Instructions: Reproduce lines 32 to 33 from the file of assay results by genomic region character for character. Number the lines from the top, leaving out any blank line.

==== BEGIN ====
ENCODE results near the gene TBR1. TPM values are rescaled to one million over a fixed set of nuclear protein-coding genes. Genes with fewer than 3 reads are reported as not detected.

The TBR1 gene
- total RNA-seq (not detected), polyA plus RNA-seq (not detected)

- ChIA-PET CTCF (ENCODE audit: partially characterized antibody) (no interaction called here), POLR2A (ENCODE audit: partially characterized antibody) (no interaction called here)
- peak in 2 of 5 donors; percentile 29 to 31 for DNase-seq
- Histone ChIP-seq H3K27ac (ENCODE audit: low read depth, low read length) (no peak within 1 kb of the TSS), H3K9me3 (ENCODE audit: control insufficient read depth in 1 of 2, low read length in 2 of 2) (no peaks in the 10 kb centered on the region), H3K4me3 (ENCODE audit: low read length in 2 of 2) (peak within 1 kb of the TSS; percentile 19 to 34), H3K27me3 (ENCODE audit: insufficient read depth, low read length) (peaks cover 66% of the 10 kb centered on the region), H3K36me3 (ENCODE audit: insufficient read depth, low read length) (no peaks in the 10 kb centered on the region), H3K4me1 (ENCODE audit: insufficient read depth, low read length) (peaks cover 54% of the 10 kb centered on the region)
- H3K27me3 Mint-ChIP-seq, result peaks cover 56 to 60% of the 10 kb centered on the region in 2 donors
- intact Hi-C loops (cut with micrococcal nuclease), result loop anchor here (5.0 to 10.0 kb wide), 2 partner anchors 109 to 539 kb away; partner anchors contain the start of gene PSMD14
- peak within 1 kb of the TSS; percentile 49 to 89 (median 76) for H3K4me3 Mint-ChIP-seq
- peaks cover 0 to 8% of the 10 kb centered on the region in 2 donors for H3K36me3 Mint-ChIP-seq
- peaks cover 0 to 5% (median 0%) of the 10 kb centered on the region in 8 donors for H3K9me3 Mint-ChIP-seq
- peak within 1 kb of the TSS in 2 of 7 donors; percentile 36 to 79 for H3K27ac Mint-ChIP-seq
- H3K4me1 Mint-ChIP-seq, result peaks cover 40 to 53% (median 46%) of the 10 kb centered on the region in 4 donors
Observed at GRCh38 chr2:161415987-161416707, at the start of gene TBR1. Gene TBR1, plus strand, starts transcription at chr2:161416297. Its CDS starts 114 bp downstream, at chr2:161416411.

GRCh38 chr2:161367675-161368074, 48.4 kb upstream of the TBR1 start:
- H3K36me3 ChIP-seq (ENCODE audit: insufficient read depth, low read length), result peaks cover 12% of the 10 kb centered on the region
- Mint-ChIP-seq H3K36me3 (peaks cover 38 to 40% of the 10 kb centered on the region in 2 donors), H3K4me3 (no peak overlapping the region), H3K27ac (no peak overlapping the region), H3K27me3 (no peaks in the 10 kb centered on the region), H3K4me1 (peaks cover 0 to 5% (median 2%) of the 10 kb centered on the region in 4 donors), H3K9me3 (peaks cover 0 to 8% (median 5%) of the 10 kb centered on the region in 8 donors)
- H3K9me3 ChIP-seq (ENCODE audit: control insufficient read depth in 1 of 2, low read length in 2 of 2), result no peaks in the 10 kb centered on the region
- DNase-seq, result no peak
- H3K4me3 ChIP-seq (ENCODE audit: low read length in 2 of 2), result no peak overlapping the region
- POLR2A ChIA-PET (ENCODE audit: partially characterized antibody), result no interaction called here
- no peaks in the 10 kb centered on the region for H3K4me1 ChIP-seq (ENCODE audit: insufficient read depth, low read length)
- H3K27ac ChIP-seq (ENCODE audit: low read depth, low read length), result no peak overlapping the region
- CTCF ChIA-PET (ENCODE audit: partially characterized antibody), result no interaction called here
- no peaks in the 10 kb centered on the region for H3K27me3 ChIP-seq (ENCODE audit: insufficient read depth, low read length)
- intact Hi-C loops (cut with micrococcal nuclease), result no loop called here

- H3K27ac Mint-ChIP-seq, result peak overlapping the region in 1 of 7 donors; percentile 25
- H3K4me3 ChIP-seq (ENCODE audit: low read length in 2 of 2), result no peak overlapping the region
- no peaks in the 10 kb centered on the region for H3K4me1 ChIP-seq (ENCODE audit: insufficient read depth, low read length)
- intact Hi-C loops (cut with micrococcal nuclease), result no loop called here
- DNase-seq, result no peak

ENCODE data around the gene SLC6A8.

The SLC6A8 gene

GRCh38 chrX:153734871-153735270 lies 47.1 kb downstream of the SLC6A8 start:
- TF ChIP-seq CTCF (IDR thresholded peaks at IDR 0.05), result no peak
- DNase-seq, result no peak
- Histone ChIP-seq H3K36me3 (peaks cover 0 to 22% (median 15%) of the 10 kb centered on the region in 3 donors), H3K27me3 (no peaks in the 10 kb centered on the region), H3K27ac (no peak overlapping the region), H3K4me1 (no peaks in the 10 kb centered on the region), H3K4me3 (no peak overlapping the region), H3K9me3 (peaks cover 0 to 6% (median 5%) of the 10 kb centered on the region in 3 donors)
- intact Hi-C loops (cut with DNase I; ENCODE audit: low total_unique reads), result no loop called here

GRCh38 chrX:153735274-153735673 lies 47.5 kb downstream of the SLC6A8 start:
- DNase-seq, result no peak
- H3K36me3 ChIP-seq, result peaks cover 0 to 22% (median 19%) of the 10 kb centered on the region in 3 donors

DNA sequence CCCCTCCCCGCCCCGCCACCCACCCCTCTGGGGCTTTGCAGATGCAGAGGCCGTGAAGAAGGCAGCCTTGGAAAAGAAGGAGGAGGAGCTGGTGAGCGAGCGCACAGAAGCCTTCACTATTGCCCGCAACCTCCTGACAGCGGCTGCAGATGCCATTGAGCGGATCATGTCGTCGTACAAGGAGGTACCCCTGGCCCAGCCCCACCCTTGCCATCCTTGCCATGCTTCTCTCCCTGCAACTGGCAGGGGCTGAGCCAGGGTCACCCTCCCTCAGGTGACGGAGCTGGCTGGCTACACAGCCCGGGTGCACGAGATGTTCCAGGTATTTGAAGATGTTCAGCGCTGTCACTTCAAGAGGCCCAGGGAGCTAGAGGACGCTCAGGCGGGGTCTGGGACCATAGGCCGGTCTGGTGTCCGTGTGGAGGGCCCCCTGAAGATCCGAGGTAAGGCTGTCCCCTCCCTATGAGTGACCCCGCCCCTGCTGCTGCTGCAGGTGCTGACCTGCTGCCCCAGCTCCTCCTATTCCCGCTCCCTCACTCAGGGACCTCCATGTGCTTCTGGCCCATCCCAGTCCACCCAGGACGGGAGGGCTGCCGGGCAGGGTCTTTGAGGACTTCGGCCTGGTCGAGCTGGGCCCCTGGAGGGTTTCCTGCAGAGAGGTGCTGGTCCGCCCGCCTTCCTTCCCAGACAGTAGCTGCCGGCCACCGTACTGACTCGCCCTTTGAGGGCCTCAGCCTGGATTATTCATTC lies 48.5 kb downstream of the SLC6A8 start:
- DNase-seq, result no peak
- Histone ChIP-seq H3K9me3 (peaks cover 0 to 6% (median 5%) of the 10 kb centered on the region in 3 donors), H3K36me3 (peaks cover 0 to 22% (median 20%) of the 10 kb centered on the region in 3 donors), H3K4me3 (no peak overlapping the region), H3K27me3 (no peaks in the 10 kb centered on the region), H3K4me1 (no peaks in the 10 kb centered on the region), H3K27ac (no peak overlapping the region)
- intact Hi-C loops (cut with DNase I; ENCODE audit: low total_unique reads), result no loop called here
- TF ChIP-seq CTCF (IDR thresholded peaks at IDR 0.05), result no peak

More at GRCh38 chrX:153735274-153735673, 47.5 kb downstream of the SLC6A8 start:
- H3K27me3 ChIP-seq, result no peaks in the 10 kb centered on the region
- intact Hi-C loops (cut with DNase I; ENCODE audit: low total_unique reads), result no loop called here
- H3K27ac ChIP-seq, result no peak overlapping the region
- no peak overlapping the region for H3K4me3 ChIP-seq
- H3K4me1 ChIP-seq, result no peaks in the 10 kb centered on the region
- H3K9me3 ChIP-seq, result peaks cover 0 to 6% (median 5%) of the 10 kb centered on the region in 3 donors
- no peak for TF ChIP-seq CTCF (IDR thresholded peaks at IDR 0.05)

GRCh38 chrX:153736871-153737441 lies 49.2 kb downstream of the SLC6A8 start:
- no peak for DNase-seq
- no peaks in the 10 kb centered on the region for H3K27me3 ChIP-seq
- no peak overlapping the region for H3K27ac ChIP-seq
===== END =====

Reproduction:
ENCODE data around the gene SLC6A8.

The SLC6A8 gene